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Designer Rany Som with some of her marvellous creations.
Designer Rany Som with some of her marvellous creations. Maranda Glasser

Seeds the inspiration for new jewellery range

Precious metals and gemstones do not feature in Siem Reap designer Rany Som’s gleaming jewellery collection – instead, she uses over twenty different kinds of seeds found growing locally to create delicate, intricate necklaces, bracelets and much more, recently branching out into clothing and home-ware.

Som founded her company, Graines de Cambodge, in 2011 after returning to Siem Reap after living in India for four years with her ex-husband. She always had an artistic streak and loved being creative but, as the oldest of seven children, had never had the opportunity to go to art school or study design.

On her return to Cambodia, times were tough for Som as her parents disapproved of her divorce and did not welcome her back into the family home. She moved out of the house, but struggled to find work.

Seeds, seed-pod and jewellery made from the ‘flamboyant' plant and the red 'jambie' seeds
Seeds, seed-pod and jewellery made from the ‘flamboyant' plant and the red 'jambie' seeds. Miranda Glasser

“One day I was driving my motorbike and I was so sad in my life, so lonely. I saw some seeds on the road so I stopped and collected them,” she says.

Som thought they were pretty and immediately saw potential in the small, colourful seeds. She thought perhaps she could thread them together to create some kind of jewellery, but initially struggled to put her ideas into practice.

“I had no idea how to make a hole, so I borrowed a drill from a neighbor,” she says. “The seeds were very hard and I cut my hand. I couldn’t do it so I paid a guy but he only worked for me for one day. He said it was very hard, that it was a girl’s job, and didn’t want to do it.”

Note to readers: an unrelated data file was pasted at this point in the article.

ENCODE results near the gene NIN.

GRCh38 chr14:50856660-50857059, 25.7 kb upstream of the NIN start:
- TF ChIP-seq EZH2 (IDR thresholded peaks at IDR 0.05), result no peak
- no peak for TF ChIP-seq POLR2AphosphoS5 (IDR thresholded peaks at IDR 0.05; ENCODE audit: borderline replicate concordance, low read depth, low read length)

Reluctant to give up, Som persevered and slowly worked out how to drill the tiny holes, eventually producing a pair of ear-rings.

Som gradually built up a modest jewellery collection and started showing her work to friends at her birthday party. They were impressed and urged her to make more.

Now Som has a staff of seven girls who hand make the products at her small workshop and showroom behind Wat Damnak, which is surrounded by trees producing many of her seeds, such as the tiny white ‘Mary’s Tears’ and the brilliant red ‘jambie’ seed.

She designs all the jewellery herself including large statement-piece necklaces worthy of the red carpet, and long pendants made of smooth brown lotus seeds – Som’s favourite. In keeping with their botanical nature, they gleam with a rich gloss achieved not from varnish but being rubbed with coconut and lemongrass oil, which also gives them a pleasant aroma.

Rany's staff making seed jewellery at her workshop
Rany's staff making seed jewellery at her workshop. Miranda Glasser

The selection of seeds is a painstaking process – each one has to be the perfect size, shape and symmetry to fit Som’s designs.

“At the beginning I went out and found the seeds myself,” Som says, “But now I go to the villages and they know what I want. They collect them for me.”

On the accessories side, Som produces small handbags and boxes made from the ‘flamboyant’ plant. She uses every part of the plant: the dry husk forms the main body, then it is studded with long, thin seeds while as a finishing touch, a shiny round lotus seed is used as a buckle. The intricate bags can take up to four days to make.

Som is quietly modest about her success. “It just started from word of mouth,” she says. “Then I started putting my jewellery in hotels.”

La Residence d’Angkor and concept store Wa Gallery at FCC Angkor now sell Som’s products, while the new boutique hotel in town Sala Lodges recently commissioned her to make seed-covered lampshades for the bathrooms.
There is also a Graines de Cambodge stall at the monthly Made in Cambodia market.

Som has sold jewellery to customers in Hong Kong and the US, and has plenty of ideas for the future.

“I would love to create something artistic,” she says. “One idea I have is to do something with rice husks, I want to make some art with that. In the future I would like to have a small piece of land in the countryside and to have a proper workshop with all my plants, so I can show people what I do.”

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